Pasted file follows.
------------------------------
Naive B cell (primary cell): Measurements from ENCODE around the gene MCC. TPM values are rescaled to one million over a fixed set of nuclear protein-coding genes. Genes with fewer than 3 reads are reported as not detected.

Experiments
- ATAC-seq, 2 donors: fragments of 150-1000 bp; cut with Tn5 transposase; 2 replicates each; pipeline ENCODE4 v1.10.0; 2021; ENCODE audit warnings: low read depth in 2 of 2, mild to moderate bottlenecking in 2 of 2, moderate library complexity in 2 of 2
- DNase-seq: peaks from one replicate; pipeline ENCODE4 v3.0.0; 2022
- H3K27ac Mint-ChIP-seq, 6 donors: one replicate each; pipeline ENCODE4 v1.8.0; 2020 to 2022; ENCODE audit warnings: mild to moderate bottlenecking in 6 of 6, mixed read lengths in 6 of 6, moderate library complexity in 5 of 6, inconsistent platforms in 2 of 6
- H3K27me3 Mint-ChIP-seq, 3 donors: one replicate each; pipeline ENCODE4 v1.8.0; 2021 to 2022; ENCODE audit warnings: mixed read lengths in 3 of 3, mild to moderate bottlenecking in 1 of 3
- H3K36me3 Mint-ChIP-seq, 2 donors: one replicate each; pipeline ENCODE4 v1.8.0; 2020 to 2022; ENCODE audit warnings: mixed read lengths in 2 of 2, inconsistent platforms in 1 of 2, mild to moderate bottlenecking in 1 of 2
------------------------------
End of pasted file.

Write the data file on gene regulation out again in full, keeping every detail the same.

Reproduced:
Naive B cell (primary cell): Measurements from ENCODE around the gene MCC. TPM values are rescaled to one million over a fixed set of nuclear protein-coding genes. Genes with fewer than 3 reads are reported as not detected.

Experiments
- ATAC-seq, 2 donors: fragments of 150-1000 bp; cut with Tn5 transposase; 2 replicates each; pipeline ENCODE4 v1.10.0; 2021; ENCODE audit warnings: low read depth in 2 of 2, mild to moderate bottlenecking in 2 of 2, moderate library complexity in 2 of 2
- DNase-seq: peaks from one replicate; pipeline ENCODE4 v3.0.0; 2022
- H3K27ac Mint-ChIP-seq, 6 donors: one replicate each; pipeline ENCODE4 v1.8.0; 2020 to 2022; ENCODE audit warnings: mild to moderate bottlenecking in 6 of 6, mixed read lengths in 6 of 6, moderate library complexity in 5 of 6, inconsistent platforms in 2 of 6
- H3K27me3 Mint-ChIP-seq, 3 donors: one replicate each; pipeline ENCODE4 v1.8.0; 2021 to 2022; ENCODE audit warnings: mixed read lengths in 3 of 3, mild to moderate bottlenecking in 1 of 3
- H3K36me3 Mint-ChIP-seq, 2 donors: one replicate each; pipeline ENCODE4 v1.8.0; 2020 to 2022; ENCODE audit warnings: mixed read lengths in 2 of 2, inconsistent platforms in 1 of 2, mild to moderate bottlenecking in 1 of 2